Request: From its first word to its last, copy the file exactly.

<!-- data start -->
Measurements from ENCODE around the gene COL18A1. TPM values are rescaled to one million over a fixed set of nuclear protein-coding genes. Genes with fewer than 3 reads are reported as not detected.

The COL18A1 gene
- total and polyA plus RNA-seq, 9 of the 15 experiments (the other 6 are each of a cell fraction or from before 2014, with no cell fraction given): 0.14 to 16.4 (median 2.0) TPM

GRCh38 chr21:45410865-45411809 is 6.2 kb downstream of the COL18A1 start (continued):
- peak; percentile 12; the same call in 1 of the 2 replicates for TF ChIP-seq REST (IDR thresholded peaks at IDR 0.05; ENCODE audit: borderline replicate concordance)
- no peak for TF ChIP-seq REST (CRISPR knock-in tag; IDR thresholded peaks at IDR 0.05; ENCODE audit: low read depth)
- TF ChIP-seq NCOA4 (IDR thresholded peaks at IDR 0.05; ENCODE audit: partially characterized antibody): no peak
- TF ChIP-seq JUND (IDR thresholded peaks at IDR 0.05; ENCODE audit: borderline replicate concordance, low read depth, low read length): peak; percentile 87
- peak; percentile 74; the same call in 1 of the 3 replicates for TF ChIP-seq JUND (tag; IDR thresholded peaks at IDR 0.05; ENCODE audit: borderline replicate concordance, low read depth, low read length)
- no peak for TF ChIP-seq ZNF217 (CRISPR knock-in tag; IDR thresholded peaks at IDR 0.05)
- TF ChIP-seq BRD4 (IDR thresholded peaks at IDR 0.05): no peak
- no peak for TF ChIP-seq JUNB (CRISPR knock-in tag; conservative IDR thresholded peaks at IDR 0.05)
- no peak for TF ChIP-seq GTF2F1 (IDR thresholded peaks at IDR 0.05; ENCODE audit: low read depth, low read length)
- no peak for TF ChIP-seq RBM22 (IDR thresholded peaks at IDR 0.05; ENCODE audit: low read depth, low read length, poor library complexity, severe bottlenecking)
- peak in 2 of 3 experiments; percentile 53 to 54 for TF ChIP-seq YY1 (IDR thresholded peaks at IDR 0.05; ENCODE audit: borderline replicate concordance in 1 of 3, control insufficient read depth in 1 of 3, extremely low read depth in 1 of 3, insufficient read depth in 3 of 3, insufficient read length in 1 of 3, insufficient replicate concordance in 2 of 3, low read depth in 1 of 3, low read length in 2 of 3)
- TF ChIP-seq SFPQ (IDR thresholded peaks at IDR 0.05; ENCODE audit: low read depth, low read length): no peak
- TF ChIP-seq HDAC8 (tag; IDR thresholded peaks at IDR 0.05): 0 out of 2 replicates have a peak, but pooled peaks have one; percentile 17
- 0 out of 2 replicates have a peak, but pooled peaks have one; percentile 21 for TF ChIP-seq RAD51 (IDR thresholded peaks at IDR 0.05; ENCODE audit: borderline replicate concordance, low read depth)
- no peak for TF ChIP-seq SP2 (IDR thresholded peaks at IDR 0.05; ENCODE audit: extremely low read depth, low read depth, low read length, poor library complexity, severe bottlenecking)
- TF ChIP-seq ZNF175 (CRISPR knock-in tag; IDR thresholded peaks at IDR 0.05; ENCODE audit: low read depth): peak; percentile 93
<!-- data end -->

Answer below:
Measurements from ENCODE around the gene COL18A1. TPM values are rescaled to one million over a fixed set of nuclear protein-coding genes. Genes with fewer than 3 reads are reported as not detected.

The COL18A1 gene
- total and polyA plus RNA-seq, 9 of the 15 experiments (the other 6 are each of a cell fraction or from before 2014, with no cell fraction given): 0.14 to 16.4 (median 2.0) TPM

GRCh38 chr21:45410865-45411809 is 6.2 kb downstream of the COL18A1 start (continued):
- peak; percentile 12; the same call in 1 of the 2 replicates for TF ChIP-seq REST (IDR thresholded peaks at IDR 0.05; ENCODE audit: borderline replicate concordance)
- no peak for TF ChIP-seq REST (CRISPR knock-in tag; IDR thresholded peaks at IDR 0.05; ENCODE audit: low read depth)
- TF ChIP-seq NCOA4 (IDR thresholded peaks at IDR 0.05; ENCODE audit: partially characterized antibody): no peak
- TF ChIP-seq JUND (IDR thresholded peaks at IDR 0.05; ENCODE audit: borderline replicate concordance, low read depth, low read length): peak; percentile 87
- peak; percentile 74; the same call in 1 of the 3 replicates for TF ChIP-seq JUND (tag; IDR thresholded peaks at IDR 0.05; ENCODE audit: borderline replicate concordance, low read depth, low read length)
- no peak for TF ChIP-seq ZNF217 (CRISPR knock-in tag; IDR thresholded peaks at IDR 0.05)
- TF ChIP-seq BRD4 (IDR thresholded peaks at IDR 0.05): no peak
- no peak for TF ChIP-seq JUNB (CRISPR knock-in tag; conservative IDR thresholded peaks at IDR 0.05)
- no peak for TF ChIP-seq GTF2F1 (IDR thresholded peaks at IDR 0.05; ENCODE audit: low read depth, low read length)
- no peak for TF ChIP-seq RBM22 (IDR thresholded peaks at IDR 0.05; ENCODE audit: low read depth, low read length, poor library complexity, severe bottlenecking)
- peak in 2 of 3 experiments; percentile 53 to 54 for TF ChIP-seq YY1 (IDR thresholded peaks at IDR 0.05; ENCODE audit: borderline replicate concordance in 1 of 3, control insufficient read depth in 1 of 3, extremely low read depth in 1 of 3, insufficient read depth in 3 of 3, insufficient read length in 1 of 3, insufficient replicate concordance in 2 of 3, low read depth in 1 of 3, low read length in 2 of 3)
- TF ChIP-seq SFPQ (IDR thresholded peaks at IDR 0.05; ENCODE audit: low read depth, low read length): no peak
- TF ChIP-seq HDAC8 (tag; IDR thresholded peaks at IDR 0.05): 0 out of 2 replicates have a peak, but pooled peaks have one; percentile 17
- 0 out of 2 replicates have a peak, but pooled peaks have one; percentile 21 for TF ChIP-seq RAD51 (IDR thresholded peaks at IDR 0.05; ENCODE audit: borderline replicate concordance, low read depth)
- no peak for TF ChIP-seq SP2 (IDR thresholded peaks at IDR 0.05; ENCODE audit: extremely low read depth, low read depth, low read length, poor library complexity, severe bottlenecking)
- TF ChIP-seq ZNF175 (CRISPR knock-in tag; IDR thresholded peaks at IDR 0.05; ENCODE audit: low read depth): peak; percentile 93